MODERN HISTORY AND POLITICS-Revolutions and Constitutionalism in the Ottoman Empire and Iran
Hanioglu, M. Sükrü, The Middle East Journal
MODERN HISTORY AND POLITICS Revolutions and Constitutionalism in the Ottoman Empire and Iran, by Nader Sohrabi. Cambridge: Cambridge University Press, 2012. 456 pages. $78.
To put it bluntly and succinctly, Nader Sohrabi's book is an impressive tour-de-force of sociological analysis and historical contextualization. If scholarship is the creation of innovative knowledge, Sohrabi has rendered a major contribution to a number of fields. His work is a mammoth collection of new material and a reconstruction of an important phase of late Ottoman and Iranian histories. This study is a careful and objective treatment and analysis of a highly underworked and to some extent controversial subject. Given the usual treatment of this topic by Turkish, Iranian, and other scholars, Sohrabi's study is original, refreshing, balanced, and analytical.
What strikes the reader most about the book is its exceptional analytical quality. This is not an austere historical narrative writ ten in a dry and dull fashion, but a highly analytical study aiming to situate the Young Turk Revolution of 1908 - one of the major political developments of the early 20th century and a topic of importance not only for Turkey, but also for all the territories in Europe, Asia, and Africa that formed part of the Ottoman empire at that time - within the larger sociological context of revolutions. Sociologists who work on revolutions will benefit immensely from this work and especially from its rich and original theoretical discussion.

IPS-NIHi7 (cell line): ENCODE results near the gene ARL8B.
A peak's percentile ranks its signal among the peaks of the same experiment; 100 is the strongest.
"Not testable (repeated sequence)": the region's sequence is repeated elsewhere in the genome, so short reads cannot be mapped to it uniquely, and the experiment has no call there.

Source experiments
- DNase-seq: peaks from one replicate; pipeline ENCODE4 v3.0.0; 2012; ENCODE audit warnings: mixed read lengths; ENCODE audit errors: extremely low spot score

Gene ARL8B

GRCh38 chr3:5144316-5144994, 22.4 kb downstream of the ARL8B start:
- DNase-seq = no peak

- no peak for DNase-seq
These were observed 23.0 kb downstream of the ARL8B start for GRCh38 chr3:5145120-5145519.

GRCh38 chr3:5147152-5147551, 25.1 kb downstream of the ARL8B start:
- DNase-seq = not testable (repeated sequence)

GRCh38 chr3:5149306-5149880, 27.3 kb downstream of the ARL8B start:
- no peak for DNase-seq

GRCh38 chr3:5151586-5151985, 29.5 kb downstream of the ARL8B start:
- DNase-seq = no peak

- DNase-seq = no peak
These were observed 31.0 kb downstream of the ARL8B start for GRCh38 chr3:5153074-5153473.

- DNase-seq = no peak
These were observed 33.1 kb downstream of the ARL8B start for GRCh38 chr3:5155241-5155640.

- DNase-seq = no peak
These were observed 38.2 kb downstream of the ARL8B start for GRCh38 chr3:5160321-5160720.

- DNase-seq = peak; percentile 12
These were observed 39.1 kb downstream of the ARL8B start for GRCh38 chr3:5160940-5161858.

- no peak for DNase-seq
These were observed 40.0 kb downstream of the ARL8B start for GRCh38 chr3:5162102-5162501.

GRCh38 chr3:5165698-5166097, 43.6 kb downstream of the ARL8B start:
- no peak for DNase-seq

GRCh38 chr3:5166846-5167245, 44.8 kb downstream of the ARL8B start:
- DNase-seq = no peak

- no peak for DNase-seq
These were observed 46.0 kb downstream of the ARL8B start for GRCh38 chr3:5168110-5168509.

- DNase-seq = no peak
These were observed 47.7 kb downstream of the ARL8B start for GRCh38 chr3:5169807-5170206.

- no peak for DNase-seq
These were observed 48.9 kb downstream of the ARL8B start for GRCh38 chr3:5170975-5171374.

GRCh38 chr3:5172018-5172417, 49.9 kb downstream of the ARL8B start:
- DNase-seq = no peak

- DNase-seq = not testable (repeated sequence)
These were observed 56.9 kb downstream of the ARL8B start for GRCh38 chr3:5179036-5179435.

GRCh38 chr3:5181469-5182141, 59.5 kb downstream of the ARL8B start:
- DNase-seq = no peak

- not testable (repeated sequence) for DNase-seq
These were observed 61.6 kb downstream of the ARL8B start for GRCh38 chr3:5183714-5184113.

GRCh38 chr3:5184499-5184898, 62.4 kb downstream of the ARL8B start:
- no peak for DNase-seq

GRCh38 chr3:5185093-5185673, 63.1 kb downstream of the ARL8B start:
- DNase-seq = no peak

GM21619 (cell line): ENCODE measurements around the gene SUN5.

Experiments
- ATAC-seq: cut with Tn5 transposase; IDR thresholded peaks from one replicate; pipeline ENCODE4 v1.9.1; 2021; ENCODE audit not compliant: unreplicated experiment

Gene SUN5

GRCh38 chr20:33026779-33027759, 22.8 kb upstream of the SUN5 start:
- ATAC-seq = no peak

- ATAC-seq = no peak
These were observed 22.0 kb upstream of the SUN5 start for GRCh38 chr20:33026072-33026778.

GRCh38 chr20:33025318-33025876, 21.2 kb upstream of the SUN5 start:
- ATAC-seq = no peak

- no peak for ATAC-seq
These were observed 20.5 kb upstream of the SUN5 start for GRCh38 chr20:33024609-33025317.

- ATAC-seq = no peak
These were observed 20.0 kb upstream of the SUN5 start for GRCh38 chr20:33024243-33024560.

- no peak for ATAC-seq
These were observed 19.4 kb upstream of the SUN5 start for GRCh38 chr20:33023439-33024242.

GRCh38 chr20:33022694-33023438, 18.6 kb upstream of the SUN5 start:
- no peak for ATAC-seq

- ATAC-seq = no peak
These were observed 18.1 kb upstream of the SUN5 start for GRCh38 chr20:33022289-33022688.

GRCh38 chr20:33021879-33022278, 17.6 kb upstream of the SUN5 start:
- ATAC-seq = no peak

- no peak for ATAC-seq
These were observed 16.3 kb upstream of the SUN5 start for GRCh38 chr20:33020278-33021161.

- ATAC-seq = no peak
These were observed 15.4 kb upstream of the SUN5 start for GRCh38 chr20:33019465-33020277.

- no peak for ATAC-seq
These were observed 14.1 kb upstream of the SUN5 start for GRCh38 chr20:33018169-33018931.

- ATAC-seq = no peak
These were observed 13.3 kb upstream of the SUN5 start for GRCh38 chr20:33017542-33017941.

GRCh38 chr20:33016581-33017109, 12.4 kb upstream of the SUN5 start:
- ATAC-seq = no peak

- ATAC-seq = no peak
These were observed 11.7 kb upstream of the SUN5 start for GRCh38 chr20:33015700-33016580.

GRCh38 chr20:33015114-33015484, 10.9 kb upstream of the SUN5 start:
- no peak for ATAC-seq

The study is also revolutionary in that it investigates the importance of two major revolutions (i.e., 1905-1906 Iranian and 1908 Young Turk Revolutions) generally overlooked by major theoreticians such as Theda Skocpol and Charles Tilly. Furthermore, basing itself upon meticulous archival research, the work reinterprets important aspects of late Ottoman history and society. For instance, it reconstructs the so-called March 31 Incident (the counterrevolution of 1909) in a way that helps the reader understand the real causes of this event. The reader will learn much more about the counterrevolution and its roots and consequences from two chapters here [Chapters 4 and 5] than from the standard book on the subject, namely Sina Aksin's 31 Mart Olayi (1970; 3rd edition 1994). …